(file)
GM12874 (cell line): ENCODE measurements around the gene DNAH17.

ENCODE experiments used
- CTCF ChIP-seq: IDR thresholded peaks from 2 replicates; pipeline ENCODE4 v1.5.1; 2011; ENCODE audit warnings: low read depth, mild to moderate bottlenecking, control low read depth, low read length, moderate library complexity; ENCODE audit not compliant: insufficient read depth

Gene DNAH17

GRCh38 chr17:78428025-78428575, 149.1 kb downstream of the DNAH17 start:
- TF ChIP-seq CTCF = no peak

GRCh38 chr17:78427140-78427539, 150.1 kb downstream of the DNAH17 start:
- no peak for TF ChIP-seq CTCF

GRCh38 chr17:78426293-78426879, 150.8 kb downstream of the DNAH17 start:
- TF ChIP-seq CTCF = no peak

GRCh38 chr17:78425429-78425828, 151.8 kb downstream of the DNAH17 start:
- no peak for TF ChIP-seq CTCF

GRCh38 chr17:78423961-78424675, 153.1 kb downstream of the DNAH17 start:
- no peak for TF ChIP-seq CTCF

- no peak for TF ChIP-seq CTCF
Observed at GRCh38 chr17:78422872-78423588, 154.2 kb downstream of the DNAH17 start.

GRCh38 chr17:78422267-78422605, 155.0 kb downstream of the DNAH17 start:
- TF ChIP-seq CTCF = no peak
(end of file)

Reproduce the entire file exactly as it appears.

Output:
GM12874 (cell line): ENCODE measurements around the gene DNAH17.

ENCODE experiments used
- CTCF ChIP-seq: IDR thresholded peaks from 2 replicates; pipeline ENCODE4 v1.5.1; 2011; ENCODE audit warnings: low read depth, mild to moderate bottlenecking, control low read depth, low read length, moderate library complexity; ENCODE audit not compliant: insufficient read depth

Gene DNAH17

GRCh38 chr17:78428025-78428575, 149.1 kb downstream of the DNAH17 start:
- TF ChIP-seq CTCF = no peak

GRCh38 chr17:78427140-78427539, 150.1 kb downstream of the DNAH17 start:
- no peak for TF ChIP-seq CTCF

GRCh38 chr17:78426293-78426879, 150.8 kb downstream of the DNAH17 start:
- TF ChIP-seq CTCF = no peak

GRCh38 chr17:78425429-78425828, 151.8 kb downstream of the DNAH17 start:
- no peak for TF ChIP-seq CTCF

GRCh38 chr17:78423961-78424675, 153.1 kb downstream of the DNAH17 start:
- no peak for TF ChIP-seq CTCF

- no peak for TF ChIP-seq CTCF
Observed at GRCh38 chr17:78422872-78423588, 154.2 kb downstream of the DNAH17 start.

GRCh38 chr17:78422267-78422605, 155.0 kb downstream of the DNAH17 start:
- TF ChIP-seq CTCF = no peak